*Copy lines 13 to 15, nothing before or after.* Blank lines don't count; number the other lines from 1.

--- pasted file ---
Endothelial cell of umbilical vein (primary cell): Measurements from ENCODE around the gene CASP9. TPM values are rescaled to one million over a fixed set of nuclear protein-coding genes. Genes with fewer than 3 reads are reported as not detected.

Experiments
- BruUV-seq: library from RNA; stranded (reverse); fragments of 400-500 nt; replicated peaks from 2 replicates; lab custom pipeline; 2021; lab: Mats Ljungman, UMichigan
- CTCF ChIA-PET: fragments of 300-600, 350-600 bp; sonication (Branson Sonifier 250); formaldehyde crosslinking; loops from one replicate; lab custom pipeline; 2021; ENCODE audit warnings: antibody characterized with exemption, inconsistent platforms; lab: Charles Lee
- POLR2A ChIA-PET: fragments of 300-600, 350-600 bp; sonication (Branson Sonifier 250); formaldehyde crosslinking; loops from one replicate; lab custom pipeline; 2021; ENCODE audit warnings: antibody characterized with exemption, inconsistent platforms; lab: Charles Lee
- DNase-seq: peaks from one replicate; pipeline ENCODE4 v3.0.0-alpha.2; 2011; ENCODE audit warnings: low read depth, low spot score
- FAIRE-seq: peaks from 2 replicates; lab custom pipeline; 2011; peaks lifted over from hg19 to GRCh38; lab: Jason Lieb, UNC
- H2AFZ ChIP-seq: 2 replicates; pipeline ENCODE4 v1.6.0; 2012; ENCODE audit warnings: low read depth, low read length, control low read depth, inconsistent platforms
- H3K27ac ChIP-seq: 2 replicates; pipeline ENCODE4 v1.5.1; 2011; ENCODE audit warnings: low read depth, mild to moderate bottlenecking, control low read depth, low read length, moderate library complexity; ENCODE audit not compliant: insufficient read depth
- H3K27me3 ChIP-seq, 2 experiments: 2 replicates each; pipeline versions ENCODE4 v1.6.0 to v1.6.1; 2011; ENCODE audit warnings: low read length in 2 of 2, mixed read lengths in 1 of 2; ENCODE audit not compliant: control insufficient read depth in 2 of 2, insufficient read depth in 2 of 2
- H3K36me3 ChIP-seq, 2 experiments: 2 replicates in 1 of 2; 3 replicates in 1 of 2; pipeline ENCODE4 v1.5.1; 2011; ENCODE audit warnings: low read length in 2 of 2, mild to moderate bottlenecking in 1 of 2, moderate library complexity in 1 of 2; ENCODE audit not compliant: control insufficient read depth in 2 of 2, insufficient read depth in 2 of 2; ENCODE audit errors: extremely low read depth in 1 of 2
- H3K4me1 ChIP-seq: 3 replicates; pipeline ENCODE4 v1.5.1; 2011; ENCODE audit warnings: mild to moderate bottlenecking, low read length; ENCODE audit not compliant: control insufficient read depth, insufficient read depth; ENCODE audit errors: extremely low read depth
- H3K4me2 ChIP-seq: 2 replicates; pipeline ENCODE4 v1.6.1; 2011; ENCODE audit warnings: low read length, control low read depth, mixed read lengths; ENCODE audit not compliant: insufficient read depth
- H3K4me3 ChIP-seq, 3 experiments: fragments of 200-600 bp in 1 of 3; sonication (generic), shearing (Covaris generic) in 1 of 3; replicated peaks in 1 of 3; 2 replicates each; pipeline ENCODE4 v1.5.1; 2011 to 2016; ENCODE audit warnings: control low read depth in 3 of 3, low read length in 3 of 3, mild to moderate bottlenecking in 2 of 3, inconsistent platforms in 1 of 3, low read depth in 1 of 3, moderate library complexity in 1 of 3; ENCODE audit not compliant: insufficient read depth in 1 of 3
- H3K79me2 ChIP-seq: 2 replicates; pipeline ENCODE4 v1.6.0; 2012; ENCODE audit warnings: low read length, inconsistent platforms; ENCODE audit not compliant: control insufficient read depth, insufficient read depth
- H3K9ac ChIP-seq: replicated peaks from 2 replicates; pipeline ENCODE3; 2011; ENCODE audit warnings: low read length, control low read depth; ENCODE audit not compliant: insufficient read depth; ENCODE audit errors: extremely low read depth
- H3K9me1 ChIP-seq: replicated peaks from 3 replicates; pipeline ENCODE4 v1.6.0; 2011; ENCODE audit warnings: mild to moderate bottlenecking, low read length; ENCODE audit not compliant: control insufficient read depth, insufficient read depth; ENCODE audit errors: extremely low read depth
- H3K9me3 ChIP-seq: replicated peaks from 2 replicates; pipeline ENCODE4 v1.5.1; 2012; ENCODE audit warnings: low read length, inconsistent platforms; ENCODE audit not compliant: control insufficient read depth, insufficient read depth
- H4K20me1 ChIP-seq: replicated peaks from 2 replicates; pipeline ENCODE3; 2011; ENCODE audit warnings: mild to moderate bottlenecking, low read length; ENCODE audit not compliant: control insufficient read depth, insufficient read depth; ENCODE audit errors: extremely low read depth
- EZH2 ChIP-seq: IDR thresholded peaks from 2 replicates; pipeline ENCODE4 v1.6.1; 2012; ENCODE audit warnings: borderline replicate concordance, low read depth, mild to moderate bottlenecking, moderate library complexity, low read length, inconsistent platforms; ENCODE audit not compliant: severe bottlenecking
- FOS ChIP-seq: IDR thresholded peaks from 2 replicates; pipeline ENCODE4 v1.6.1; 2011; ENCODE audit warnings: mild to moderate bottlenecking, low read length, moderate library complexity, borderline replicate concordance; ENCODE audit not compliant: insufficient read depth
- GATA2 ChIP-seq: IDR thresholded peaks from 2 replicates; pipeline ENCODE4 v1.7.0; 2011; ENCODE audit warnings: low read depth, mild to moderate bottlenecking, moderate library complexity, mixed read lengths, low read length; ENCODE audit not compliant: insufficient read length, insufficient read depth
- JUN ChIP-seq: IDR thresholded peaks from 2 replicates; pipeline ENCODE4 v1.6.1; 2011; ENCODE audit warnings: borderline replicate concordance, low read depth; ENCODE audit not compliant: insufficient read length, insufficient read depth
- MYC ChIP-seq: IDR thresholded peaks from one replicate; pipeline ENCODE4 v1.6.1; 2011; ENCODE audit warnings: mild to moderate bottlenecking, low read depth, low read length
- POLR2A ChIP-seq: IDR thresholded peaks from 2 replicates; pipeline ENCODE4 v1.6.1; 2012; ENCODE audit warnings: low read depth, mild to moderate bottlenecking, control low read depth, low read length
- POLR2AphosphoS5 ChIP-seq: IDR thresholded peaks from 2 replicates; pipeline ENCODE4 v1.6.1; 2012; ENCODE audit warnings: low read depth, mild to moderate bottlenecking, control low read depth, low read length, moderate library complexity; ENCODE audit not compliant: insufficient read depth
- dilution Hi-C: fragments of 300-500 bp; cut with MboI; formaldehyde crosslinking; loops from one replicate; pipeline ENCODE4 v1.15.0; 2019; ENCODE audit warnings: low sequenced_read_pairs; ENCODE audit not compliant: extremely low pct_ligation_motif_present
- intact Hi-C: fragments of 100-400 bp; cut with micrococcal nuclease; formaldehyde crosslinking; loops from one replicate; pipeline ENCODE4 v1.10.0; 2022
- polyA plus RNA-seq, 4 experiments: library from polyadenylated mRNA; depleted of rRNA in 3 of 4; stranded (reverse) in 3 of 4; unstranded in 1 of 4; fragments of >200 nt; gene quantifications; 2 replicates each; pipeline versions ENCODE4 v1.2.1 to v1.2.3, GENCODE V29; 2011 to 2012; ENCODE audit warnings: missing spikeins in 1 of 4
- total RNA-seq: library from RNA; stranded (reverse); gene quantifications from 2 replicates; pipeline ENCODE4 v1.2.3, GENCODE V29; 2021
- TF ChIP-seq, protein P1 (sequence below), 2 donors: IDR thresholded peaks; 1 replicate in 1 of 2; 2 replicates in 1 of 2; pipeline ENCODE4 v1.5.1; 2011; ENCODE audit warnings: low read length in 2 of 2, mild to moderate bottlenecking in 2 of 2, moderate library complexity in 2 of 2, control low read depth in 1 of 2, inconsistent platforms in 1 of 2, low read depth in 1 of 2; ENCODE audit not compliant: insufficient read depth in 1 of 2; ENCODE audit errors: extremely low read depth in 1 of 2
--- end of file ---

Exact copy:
- H3K4me2 ChIP-seq: 2 replicates; pipeline ENCODE4 v1.6.1; 2011; ENCODE audit warnings: low read length, control low read depth, mixed read lengths; ENCODE audit not compliant: insufficient read depth
- H3K4me3 ChIP-seq, 3 experiments: fragments of 200-600 bp in 1 of 3; sonication (generic), shearing (Covaris generic) in 1 of 3; replicated peaks in 1 of 3; 2 replicates each; pipeline ENCODE4 v1.5.1; 2011 to 2016; ENCODE audit warnings: control low read depth in 3 of 3, low read length in 3 of 3, mild to moderate bottlenecking in 2 of 3, inconsistent platforms in 1 of 3, low read depth in 1 of 3, moderate library complexity in 1 of 3; ENCODE audit not compliant: insufficient read depth in 1 of 3
- H3K79me2 ChIP-seq: 2 replicates; pipeline ENCODE4 v1.6.0; 2012; ENCODE audit warnings: low read length, inconsistent platforms; ENCODE audit not compliant: control insufficient read depth, insufficient read depth